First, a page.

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There are two ways to define a concept: You can combine existing concepts and compile-time predicates, or you can apply a requires expression in four different ways.
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Type erasure based on templates is a pretty sophisticated technique. It allows you to bridge dynamic polymorphism (object orientation) with static polymorphism (templates).
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In my last post, I presented a possible std::advance implementation based on tag dispatching. One of my readers mentioned that I could also implement std::advance based on constexpr if, or concepts. His right. So let's do it.
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Tag Dispatching enables it to choose a function based on the type characteristics. This decision takes place at compile time and is based on traits.
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Thanks to templates, there are new ways of software design. Policies and traits are two commonly used idioms in C++.
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Expression templates are typically used in linear algebra and are "structures representing a computation at compile-time, which structures are evaluated only as needed to produce efficient code for the entire computation" (https://en.wikipedia.org/wiki/Expression_templates). In other words, expression templates are only evaluated when needed.
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In my previous post "More about Dynamic and Static Polymorphism", I used the Curiously Recurring Template Pattern (CRTP) to implement static polymorphism. Another typical use case for CRTP are mixins.
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In my last post "Dynamic and Static Polymorphism", I introduced dynamic polymorphism. Today, I continue with static polymorphism and present are very interesting idiom in C++: curiously recurring template pattern (CRTP).
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Polymorphism is the property that different types support the same interface. In C++, we distinguish between dynamic polymorphism and static polymorphism.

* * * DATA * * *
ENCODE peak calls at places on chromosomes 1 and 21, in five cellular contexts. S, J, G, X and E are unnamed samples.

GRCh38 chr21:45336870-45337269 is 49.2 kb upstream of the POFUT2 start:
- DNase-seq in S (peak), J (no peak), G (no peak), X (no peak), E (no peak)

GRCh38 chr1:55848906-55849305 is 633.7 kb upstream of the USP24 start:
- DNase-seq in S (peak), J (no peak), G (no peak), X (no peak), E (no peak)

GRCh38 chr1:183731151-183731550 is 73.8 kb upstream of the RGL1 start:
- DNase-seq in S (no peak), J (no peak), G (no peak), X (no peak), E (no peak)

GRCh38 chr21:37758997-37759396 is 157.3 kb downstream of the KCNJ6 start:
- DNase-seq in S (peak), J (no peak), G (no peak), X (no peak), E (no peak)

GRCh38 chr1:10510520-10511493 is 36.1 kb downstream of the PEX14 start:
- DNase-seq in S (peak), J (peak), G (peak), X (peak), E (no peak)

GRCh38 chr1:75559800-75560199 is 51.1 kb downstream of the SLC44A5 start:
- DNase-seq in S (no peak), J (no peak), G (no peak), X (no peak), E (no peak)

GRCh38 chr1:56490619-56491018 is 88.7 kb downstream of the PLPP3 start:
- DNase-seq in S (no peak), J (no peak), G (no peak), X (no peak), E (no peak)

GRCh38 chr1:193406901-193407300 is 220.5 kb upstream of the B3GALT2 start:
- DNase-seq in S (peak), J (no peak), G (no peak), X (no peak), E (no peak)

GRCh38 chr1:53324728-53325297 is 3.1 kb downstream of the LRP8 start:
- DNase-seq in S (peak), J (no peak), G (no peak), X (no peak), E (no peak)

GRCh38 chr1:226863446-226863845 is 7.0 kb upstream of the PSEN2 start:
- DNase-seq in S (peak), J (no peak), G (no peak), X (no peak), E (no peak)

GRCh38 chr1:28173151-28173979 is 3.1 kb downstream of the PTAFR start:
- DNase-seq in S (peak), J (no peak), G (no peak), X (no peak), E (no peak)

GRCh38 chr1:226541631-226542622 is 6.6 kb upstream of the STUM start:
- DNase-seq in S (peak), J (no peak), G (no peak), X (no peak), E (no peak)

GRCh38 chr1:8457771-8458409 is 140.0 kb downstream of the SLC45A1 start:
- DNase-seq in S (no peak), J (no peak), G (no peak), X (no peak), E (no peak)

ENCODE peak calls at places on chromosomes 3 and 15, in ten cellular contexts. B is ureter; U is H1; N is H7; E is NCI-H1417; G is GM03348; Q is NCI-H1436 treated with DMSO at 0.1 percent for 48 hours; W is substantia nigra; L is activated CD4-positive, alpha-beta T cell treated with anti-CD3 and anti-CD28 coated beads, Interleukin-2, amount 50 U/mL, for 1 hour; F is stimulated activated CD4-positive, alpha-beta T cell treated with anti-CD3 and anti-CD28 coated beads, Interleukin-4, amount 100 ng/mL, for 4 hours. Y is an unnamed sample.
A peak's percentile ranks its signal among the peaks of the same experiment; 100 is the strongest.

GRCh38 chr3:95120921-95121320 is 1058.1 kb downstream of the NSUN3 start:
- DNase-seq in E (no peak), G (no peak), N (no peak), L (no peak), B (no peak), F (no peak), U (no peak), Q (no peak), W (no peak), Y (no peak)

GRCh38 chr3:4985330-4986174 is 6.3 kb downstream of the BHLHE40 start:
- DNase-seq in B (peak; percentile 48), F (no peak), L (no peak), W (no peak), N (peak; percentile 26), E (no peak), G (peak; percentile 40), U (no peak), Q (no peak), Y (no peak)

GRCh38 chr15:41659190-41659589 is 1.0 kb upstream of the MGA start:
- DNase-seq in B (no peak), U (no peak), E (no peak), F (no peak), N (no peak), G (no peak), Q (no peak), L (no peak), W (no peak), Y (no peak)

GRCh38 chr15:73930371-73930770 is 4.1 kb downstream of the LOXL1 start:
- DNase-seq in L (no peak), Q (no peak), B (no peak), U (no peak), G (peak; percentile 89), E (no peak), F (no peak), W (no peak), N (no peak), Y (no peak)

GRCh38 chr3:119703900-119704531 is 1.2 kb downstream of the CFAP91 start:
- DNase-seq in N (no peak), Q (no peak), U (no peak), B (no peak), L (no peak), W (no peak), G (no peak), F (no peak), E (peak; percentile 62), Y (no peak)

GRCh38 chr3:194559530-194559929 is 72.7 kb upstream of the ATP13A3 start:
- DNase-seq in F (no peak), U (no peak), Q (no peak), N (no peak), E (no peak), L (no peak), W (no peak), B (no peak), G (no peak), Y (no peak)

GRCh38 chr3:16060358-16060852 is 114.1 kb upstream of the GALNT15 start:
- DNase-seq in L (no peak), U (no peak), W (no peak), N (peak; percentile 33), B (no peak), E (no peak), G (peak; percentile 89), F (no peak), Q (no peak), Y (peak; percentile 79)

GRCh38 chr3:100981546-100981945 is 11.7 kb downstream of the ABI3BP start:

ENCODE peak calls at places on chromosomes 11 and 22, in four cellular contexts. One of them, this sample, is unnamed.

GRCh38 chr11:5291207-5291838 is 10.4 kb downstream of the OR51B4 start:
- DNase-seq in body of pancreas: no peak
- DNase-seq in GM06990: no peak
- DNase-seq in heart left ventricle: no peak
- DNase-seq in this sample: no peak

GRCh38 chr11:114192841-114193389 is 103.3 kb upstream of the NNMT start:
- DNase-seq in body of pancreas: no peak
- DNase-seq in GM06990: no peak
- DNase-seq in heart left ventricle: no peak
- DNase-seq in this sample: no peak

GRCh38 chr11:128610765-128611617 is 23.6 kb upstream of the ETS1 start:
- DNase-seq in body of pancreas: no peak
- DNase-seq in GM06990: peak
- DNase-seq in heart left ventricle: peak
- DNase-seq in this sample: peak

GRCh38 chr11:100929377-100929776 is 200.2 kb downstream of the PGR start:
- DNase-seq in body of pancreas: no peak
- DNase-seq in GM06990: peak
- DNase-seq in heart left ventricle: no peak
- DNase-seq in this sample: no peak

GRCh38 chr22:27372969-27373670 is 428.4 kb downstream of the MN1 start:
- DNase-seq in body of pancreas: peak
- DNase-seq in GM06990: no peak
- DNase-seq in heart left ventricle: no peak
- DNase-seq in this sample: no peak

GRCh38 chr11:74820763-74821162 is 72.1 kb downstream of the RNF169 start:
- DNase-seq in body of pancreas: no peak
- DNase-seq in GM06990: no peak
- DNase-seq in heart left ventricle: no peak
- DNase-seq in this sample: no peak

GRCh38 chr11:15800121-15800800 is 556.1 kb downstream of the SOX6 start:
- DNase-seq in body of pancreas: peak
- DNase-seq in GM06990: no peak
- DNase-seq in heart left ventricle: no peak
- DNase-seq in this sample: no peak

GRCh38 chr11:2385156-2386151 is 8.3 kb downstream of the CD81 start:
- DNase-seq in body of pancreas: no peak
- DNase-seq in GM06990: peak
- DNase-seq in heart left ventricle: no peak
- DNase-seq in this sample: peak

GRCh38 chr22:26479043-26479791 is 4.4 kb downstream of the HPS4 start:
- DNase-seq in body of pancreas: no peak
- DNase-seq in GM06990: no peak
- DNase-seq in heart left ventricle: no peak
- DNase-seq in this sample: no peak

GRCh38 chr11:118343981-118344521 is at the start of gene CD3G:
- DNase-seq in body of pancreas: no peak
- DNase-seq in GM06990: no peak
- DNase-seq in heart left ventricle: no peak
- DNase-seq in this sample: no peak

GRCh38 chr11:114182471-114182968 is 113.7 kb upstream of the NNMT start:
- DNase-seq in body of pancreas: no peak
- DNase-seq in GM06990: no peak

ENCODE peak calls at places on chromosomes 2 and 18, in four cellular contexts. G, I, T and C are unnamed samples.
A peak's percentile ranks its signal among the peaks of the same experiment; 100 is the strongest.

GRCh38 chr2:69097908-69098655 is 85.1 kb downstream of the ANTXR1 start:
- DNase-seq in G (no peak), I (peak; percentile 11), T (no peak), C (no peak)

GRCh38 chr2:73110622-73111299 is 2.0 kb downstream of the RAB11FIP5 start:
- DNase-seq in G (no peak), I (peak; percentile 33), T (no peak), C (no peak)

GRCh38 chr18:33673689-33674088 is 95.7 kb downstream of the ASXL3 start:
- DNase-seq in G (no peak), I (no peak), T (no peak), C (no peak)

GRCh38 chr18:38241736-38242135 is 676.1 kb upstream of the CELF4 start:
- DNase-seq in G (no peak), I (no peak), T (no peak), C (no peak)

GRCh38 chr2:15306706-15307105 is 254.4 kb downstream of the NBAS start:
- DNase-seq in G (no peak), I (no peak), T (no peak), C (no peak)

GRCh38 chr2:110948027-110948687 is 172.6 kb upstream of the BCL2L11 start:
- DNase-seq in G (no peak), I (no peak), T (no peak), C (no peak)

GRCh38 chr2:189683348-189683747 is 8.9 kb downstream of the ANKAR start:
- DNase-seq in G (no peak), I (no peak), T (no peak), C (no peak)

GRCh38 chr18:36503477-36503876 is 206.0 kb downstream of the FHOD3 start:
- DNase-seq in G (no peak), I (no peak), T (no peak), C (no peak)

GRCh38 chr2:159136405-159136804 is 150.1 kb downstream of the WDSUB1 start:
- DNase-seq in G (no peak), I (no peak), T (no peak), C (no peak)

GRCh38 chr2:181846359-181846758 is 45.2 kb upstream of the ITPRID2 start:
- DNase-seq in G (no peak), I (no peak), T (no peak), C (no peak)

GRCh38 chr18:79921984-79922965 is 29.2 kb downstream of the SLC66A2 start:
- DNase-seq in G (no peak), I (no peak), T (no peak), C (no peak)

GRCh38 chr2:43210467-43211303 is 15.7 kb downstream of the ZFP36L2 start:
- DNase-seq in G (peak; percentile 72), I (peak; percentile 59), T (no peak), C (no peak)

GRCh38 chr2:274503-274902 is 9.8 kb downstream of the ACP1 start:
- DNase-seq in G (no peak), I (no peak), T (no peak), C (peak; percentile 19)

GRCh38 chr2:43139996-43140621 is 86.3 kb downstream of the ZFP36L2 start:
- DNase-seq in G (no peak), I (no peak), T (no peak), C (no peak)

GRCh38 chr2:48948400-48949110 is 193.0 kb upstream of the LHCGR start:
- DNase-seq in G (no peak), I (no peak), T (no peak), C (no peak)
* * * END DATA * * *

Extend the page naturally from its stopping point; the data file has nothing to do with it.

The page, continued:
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In today's post, I want to introduce a very interesting C++17 feature: constexpr if. constexpr if enables it to conditionally compile source code and can also be used for nice tricks at compile time.
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With C++20, constexpr became way more powerful. Additionally, we have consteval functions in C++20 that are quite similar to constexpr functions.
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Today, I continue my story about programming at compile time. After template metaprogramming, the type-traits library, today's topic is constexpr functions in particular.
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This post ends the mini-series about the dining philosophers problem by Andre Adrian. Today, he applies powerful locks and semaphores.
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In the last post "Dining Philosophers Problem I", Andre Adrian started his analysis of the classical dining philosophers' problem. Today, he uses atomics, mutexes, and locks.
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At Christmas time, I had a few nice discussions with Andre Adrian. He solved the classical dining philosopher's problem in various ways using modern C++. I'm convinced him to write an article about this classic synchronization issue, and I'm happy to publish it in three consecutive posts.